The relationship between small business investor and entrepreneur is a two-way street. Just as an investor puts a lot of time, energy and resources into researching investment opportunities, owners should take the time to thoroughly evaluate potential investors when seeking capital for their growing business.

More than likely, this partnership will be one that evolves over many years, so it’s important to make sure that an investor is the right fit, has a framework for business growth and can add value to your business. Asking potential investors the right questions – before they invest in your company – will pay off in the long run.

1. Does the Investor Understand Your Business?

In most cases, entrepreneurs will have far more success with an investor who understands their business model and has experience in their particular industry. When communicating with potential investors, pay close attention to how much information they need in order to understand your business. In addition, take a look at an investor’s area of focus and current portfolio, as this will help you to assess the level of expertise.

Without solid experience, an investor will likely not have the appropriate networks to help grow your business or the context necessary for providing informed counsel during tough decisions. Potential investors should be able to turn lessons learned from their other portfolio companies into useful advice and benchmarks for your small business.

2. How Committed is the Investor to Your Type of Business?

Just as it may be necessary for potential investors to understand your business, it’s equally as important that an investor has a strong track record of success with businesses of your size or at a similar stage.

Find out what types of projects your potential investors are working on. This will help you determine if your type of business is a major focus area. For instance, do they have other portfolio companies in the same space? Are they planning to invest in more businesses like yours? An investor who is a strong advocate for similar companies will have the passion, knowledge and resources to help build value for your business.

3. Is the Investor Well Connected?

From a business perspective, well-connected investors are invaluable. An investor with extensive networks can pull the right strings to get you access to valuable resources and expertise, bring other investors on board and accelerate the growth of your business.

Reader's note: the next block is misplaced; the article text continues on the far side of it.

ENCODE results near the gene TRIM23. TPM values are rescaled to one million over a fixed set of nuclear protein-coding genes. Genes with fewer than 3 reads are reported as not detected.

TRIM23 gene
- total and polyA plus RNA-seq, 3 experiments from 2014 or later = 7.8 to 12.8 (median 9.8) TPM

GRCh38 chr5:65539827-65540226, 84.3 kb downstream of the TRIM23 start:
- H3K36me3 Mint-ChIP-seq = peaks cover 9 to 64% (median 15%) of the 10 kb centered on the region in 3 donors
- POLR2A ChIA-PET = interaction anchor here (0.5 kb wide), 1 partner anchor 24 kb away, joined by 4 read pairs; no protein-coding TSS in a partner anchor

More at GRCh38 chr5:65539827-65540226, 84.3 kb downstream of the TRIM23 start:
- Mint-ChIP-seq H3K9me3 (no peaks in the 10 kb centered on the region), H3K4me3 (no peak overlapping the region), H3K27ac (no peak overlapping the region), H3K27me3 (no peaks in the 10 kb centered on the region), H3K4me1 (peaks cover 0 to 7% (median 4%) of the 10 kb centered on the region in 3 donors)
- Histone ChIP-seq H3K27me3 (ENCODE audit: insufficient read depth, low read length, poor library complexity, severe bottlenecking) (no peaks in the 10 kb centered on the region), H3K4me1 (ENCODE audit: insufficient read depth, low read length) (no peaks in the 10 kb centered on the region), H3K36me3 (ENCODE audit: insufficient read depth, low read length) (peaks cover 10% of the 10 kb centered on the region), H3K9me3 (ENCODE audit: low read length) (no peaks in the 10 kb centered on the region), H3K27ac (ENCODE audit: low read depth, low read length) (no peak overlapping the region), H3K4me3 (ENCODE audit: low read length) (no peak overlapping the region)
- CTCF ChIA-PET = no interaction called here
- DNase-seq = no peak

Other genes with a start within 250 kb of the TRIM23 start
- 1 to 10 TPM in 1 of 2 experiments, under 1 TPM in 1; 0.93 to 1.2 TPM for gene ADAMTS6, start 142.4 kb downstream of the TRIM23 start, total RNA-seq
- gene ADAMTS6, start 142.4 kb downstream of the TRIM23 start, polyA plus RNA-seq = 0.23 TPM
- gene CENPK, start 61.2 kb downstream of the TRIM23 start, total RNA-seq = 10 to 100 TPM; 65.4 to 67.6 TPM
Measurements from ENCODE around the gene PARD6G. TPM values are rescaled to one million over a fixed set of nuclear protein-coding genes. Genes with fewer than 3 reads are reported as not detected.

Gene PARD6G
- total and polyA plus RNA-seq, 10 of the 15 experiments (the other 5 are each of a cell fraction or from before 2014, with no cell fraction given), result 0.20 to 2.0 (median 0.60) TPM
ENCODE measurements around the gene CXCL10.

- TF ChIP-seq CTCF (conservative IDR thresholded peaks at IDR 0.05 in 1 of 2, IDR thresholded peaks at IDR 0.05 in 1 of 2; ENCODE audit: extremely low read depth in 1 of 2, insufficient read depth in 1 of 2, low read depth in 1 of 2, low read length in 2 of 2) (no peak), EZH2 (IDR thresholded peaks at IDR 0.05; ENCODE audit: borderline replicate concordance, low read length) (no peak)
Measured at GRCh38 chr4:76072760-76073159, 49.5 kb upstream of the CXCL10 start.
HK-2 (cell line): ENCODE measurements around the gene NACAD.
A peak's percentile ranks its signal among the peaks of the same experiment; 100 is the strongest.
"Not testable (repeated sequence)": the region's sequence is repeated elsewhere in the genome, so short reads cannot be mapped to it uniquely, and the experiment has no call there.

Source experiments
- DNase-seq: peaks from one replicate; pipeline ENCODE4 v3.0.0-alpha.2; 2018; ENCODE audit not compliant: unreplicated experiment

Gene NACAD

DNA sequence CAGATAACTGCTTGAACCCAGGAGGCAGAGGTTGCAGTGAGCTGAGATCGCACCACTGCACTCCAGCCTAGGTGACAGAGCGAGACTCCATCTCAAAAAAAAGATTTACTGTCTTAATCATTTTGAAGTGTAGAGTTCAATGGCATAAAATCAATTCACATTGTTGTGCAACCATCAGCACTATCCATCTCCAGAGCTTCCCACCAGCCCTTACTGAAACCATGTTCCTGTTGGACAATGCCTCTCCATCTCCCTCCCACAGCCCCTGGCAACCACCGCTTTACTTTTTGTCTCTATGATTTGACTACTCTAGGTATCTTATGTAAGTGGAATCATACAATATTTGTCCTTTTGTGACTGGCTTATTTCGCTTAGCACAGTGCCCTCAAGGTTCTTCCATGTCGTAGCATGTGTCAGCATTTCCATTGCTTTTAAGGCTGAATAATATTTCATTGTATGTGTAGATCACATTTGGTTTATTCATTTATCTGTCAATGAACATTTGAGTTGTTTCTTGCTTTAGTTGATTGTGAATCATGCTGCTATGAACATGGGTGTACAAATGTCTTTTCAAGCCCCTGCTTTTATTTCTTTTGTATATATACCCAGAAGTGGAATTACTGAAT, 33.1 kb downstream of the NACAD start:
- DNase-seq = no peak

In fact, a study from the Sloan School of Management found that the number of contacts a person has, as well as the closeness of those contacts, is a key factor that results in an increase in revenue and completed projects for a business.

4. At What Stage is the Investor in His or Her Career?

It’s important to consider where your potential investors are currently at in their own careers, as this can have a significant impact on the success of your business. For instance, do you want an investor who knows what it takes to build a successful business from scratch? Should he or she understand the nuts and bolts of venture fundraising over multiple rounds? Does the investor need to have strong operational experience in a particular area, such as marketing, sales or product development?

An investor who is in the first few years of his or her career may not have established strong networks, a thorough understanding of your business model or experience building a company from the ground up. On the flipside, an investor who is at the tail end of his or her career may be starting to scale back and might not put as much time and energy into helping your business to succeed.

5. How Much Capital Will the Investor Allocate to Your Business?

The amount of capital that potential investors are willing to invest will vary, so it’s important to do your homework on each investor’s typical bite size. Some may invest in the $25k-$100k range, while others might not write checks smaller than $250k.

Find out what the investor’s typical funding schedule is, where the fund is in its lifecycle, and when the investor will want an exit and return on capital. This will help you determine which stage of your business the investor is willing to fund.

In addition, don’t forget to think ahead to the next round of capital. Has the investor earmarked dollars for follow-on investment? Some investors don’t reserve any funds, while others may have a hard reserve or soft-allocated future funds. Be sure you understand the process and decision making for raising more capital in the future.

Jeffrey Kadlic

Author Jeffrey Kadlic

Jeffrey Kadlic is a Founding Partner of Evolution Capital Partners, a nationally recognized and award-winning private equity firm dedicated to driving small business transformational success. His passion is simple: arm and inspire entrepreneurs today with the operational leadership, capital management, and success drivers that competitive markets demand. He is a creator of Evolution’s Five Fundamentals, the systematic organizational change agent that transforms the challenges small businesses face into sustainable and profitable growth.

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